On our way off the ship for shore day, we noticed that the Royal Princess Piazza was more or less completely empty.  A rare sight. - May 2016.

Des Informations, des Idées, et des Opinions Suspectes - rarement mises à jour et de qualité douteuse.

Ou est mon Sirop D'Erable?

A Rick-Mercer-style rant.

With a single drop, the rite of spring in eastern Canada has begun. Sweet and pure, maple syrup epitomizes the Great White North in all its unspoiled glory. But out in the snowy forests where the nation's iconic, slowly awakening trees are being tapped, there is more brewing than unadulterated amber sugar. - from a Macleans article, May 2007

 

I read recently in Macleans about issues with the Maple Syrup industry. You see, Canada has 85% of the global maple syrup market, and the province of Quebec has 95% of that. The Quebec maple syrup producers are entirely mom-and-pop shops producing their own syrup and surprisingly the whole thing is regulated by a quota system; there are apparently "vast" reserves of maple syrup out there so that prices remain stable from one year to the next. Maple syrup is also graded by number and colour, with #1 Extra Light considered the best and being the most expensive.

I never gave it much thought before. I've never really understood the numbering and grading system - all I know is that pure Canadian Maple Syrup is awesome compared to any artificial sugar concoction from Aunt Jemima or Log Cabin. So whenever I end up in Quebec, I pick up a couple of cans of the first syrup I see - because it's about half the price it is in Ontario.

The problem (according to the article) is that with so many unregulated small operators making "mapple sirop" in their bathtubs, some are resorting to unsavoury practices to pad their margins. Of most interest to me in the article was the gadget they use to inject air into lower quality "amber" syrup to make it look like #1 Extra Light. Also of some concern was the contamination of some of the syrup with (sweet-sweet) pipe-lead and paraformaldehyde - an illegal chemical that makes the trees bleed longer. So, the tone of the article suggested that instead of a closely regulated company like Aunt Jemima making their barely tolerable excuse for syrup under the close watch of the US FDA, we have Jean-Paul and Germaine filling up empty bottles of Labatt 50 on the back porch, sucking on a couple of Craven-A's, and letting their cigarette ash fall into the vast syrup reserves while giving the finger to Health Canada.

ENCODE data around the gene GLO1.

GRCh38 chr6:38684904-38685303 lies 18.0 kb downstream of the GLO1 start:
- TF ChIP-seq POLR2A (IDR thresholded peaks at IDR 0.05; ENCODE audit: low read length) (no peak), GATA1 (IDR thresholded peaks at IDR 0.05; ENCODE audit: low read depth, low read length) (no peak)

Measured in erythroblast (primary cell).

What is proposed in the article is an expensive certification system where by maple syrup is "certified organic" Apparently the system is broken and ISO9002 is the only way to fix it.

Now, it's obvious to me that there is no problem. The system has worked for many years and the vast majority of the syrup producers out there are responsible people, but just as one guy tries to put a bomb in his shoe and now the world has to take off their shoes before going through X-ray at an airport, so it is that one (or so) unscrupulous maple syrup producer is going to have repercussions for an entire industry.

As I read the article, I realized that I can also see the future of maple syrup in Quebec (and Canada). One big conglomerate will purchase several smaller operations and produce non-descript yet "certified" maple syrup. Slowly, (but not really) they will either swallow up or squeeze out every single existing producer of maple syrup in Quebec until they are the only player left. Then this conglomerate will be purchased by a U.S. concern and that will be the end of another Canadian icon.

Our national beer brands, Molson and Labatts are no longer Canadian owned. Tim Horton's, the donut and coffee chain that Canadians most identify themselves with, is owned by Wendys out of Columbus, Ohio. And the image and likeness of the very symbol of Canada, the Royal Canadian Mounted Policeman on horseback - the Mountie - is owned by...wait for it...Disney!

And now we are going to lose Canadian Maple Syrup. All that will be left is back bacon, the beaver, and the maple leaf, but let's face it: we don't really want back bacon, Dubai will probably buy all rights to the maple leaf, and we lost the beaver a long time ago to Jerry Mathers.

Ou est mon Sirop D'Erable?

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Maybe read No Big Deal, a story I consider to be the very best thing I ever wrote.